Each rotor forms three working chambers inside the figure-eight-shaped trochoid housing. Rotors turn one-third as fast as the eccentric shaft that takes power out of the engine. As a result, each chamber delivers torque over 270 of the 1080 degrees required to complete the combustion process, versus 180 out of 720 degrees for a piston engine. This long-duration torque delivery underlies the rotary’s smooth operation.
The first racing victory for a rotary engine on American soil occurred in 1973, when Patrick Bedard, an editor at Ann Arbor’s other car magazine, drove a Mazda RX-2 to a noisy win at a Lime Rock IMSA RS event.
In 1974, a Mazda RX-3 set a 160-mph Bonneville record. Three subsequent records, topped off by a 242-mph two-way average in 1995, were set by one normally aspirated and two turbocharged Mazda RX-7s.
The California rotary-engine-tuning emporium, Racing Beat, was founded in 1971 by engineer Jim Mederer and business manager Ryusuke Oku. Racing Beat constructed all the engines and three of the race cars cited in items 18 and 19. Mederer built the 930-hp, twin-turbo rotary for the RX-7 he drove to the C-Blown Modified Sports land-speed record at Bonneville in 1995.
Other Racing Beat accomplishments include the NHRA Modified Eliminator championship in 1978 and the IMSA GTU title in 1980. Racing Beat rotaries have powered midget racers, NASA research planes, private aircraft, IMSA GTP cars, Jim Russell single-seaters, off-road trucks, seismic drilling rigs, and several drag racers.
Hercules, Norton, Suzuki, and Van Veen sold rotary-powered motorcycles during the 1970s and ’80s. A shrieking Norton won the British F1 series in 1989.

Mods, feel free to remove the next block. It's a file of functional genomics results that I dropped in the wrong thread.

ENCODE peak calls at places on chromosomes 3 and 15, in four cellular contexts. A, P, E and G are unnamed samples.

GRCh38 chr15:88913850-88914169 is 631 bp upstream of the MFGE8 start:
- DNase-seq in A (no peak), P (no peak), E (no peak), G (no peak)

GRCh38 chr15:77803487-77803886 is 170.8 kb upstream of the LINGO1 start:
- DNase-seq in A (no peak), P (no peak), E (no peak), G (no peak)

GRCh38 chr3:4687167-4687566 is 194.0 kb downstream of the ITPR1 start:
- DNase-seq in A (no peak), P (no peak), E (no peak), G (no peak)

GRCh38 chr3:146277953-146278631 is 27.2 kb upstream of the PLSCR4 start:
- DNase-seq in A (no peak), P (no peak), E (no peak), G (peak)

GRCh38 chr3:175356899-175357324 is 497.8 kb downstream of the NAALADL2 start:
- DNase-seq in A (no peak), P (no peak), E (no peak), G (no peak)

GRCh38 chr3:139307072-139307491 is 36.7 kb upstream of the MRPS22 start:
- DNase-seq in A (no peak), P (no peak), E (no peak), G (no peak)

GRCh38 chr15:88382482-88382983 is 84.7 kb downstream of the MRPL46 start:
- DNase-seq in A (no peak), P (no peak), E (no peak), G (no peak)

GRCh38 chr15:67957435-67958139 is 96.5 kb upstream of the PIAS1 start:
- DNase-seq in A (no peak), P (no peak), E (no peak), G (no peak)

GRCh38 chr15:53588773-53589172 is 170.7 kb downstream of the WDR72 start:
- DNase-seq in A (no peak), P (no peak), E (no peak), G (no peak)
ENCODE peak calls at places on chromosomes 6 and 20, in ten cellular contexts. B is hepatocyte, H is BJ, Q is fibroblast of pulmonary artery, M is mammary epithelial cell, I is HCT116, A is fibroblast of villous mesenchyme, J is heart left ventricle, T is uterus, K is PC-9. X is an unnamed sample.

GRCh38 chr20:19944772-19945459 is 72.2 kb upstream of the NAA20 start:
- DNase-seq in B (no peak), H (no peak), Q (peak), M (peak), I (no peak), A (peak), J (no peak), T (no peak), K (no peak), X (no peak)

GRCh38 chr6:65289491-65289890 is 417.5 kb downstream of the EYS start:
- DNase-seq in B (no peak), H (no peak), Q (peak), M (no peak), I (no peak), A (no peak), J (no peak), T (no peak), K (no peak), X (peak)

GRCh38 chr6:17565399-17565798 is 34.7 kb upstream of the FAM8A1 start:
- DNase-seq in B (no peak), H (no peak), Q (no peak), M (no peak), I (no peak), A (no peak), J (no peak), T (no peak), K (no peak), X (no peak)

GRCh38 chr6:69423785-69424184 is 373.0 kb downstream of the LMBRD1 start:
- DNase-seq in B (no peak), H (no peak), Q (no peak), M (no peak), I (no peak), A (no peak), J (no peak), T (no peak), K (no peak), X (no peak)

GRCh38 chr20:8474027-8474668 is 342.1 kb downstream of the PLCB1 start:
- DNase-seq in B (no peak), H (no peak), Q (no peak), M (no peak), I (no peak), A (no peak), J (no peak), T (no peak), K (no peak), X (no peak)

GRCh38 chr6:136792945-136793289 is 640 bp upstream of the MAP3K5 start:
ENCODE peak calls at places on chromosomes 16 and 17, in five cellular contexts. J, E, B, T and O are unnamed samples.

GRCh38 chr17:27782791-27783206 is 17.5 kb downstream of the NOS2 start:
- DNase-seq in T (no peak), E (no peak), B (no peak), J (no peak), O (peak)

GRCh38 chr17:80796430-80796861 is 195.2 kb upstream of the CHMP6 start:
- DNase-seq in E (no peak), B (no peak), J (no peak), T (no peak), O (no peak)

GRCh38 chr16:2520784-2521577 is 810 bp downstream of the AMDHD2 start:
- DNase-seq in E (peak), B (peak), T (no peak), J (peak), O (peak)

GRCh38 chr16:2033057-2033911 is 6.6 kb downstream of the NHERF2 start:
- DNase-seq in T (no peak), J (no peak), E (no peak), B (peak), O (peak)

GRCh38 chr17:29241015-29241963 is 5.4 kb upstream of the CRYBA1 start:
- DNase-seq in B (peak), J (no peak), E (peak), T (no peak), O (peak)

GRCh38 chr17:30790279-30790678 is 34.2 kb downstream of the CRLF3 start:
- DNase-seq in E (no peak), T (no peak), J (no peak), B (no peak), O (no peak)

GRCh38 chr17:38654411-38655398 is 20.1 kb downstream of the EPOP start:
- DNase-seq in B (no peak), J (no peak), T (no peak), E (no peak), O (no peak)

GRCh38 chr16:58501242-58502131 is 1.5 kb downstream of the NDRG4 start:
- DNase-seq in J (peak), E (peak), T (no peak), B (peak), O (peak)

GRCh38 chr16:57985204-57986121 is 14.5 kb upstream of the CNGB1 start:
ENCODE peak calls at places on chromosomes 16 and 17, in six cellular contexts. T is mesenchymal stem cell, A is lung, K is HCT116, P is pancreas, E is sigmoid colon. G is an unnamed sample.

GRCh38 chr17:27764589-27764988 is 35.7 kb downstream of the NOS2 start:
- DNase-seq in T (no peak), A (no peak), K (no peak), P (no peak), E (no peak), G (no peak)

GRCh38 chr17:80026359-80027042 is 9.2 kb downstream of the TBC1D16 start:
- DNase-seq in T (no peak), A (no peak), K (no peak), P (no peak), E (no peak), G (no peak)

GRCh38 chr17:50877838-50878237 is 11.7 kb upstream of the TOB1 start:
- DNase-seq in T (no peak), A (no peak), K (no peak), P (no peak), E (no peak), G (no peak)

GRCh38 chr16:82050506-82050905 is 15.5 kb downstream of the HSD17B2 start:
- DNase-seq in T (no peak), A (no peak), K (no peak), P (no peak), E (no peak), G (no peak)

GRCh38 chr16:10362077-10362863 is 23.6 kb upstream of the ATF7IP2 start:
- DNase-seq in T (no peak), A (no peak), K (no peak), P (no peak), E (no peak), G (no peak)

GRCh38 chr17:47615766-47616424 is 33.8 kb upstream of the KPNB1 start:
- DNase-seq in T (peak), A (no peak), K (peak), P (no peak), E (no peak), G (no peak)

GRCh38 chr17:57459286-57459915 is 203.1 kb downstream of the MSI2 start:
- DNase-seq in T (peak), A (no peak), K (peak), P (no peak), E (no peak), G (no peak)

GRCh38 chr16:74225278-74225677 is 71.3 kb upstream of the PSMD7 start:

The miniature OS-Graupner rotary engine for model planes weighs less than a pound, revs to 18,000 rpm, and produces 1.3 hp. Manufactured in Japan, it has been sold since 1970 with few design changes.
Mazda‘s RX-7 is the most successful car in IMSA history, with more class wins than any other model. RX-7s scored twelve Daytona 24-Hour GTU victories in a row beginning in 1982, ten successive GTU championships, and their 100th victory in 1990. Rotaries currently power RX-8s in the Grand-Am GT series and formula racers in the Star Mazda series.
Mazda RX-7s earned finishes at the 24 Hours of Le Mans in 1980 and 1982. Group C victories followed in 1983 and 1984.
MazdaSpeed (originally Mazda Auto Tokyo’s motorsports department and later the factory’s racing team) began campaigning for an overall Le Mans victory in 1988, with a mighty four-rotor engine in a car designed and developed in-house. On the fourth attempt, in 1991, a 700-hp 787B driven by Bertrand Gachot, Johnny Herbert, and Volker Weidler took the checkered flag. Teammates finished sixth and eighth overall.
Mazda built and sold three generations of rotary-powered RX-7s for twenty-five years beginning in 1978. There is hope that a new fourth-generation sports car might appear in 2011.
At the current RX-8 sales rate, Mazda will build its two-millionth rotary engine next year.
Characteristics that hamper the rotary’s fuel efficiency enhance its suitability for hydrogen fuel. Mazda began studying hydrogen-combustion rotaries in 1991. In 2006, a few RX-8s capable of running on either gasoline or hydrogen were offered for lease in Japan.
Mazda’s Premacy (known as the Mazda 5 in the United States) hydrogen-fueled, rotary-powered hybrid concept vehicle presented at last year’s Tokyo Motor Show seats five, accelerates to 62 mph in eleven seconds, and has a 125-mile range. It uses a rotary engine to power a generator that supplies current to both an AC drive motor and a lithium-ion battery pack.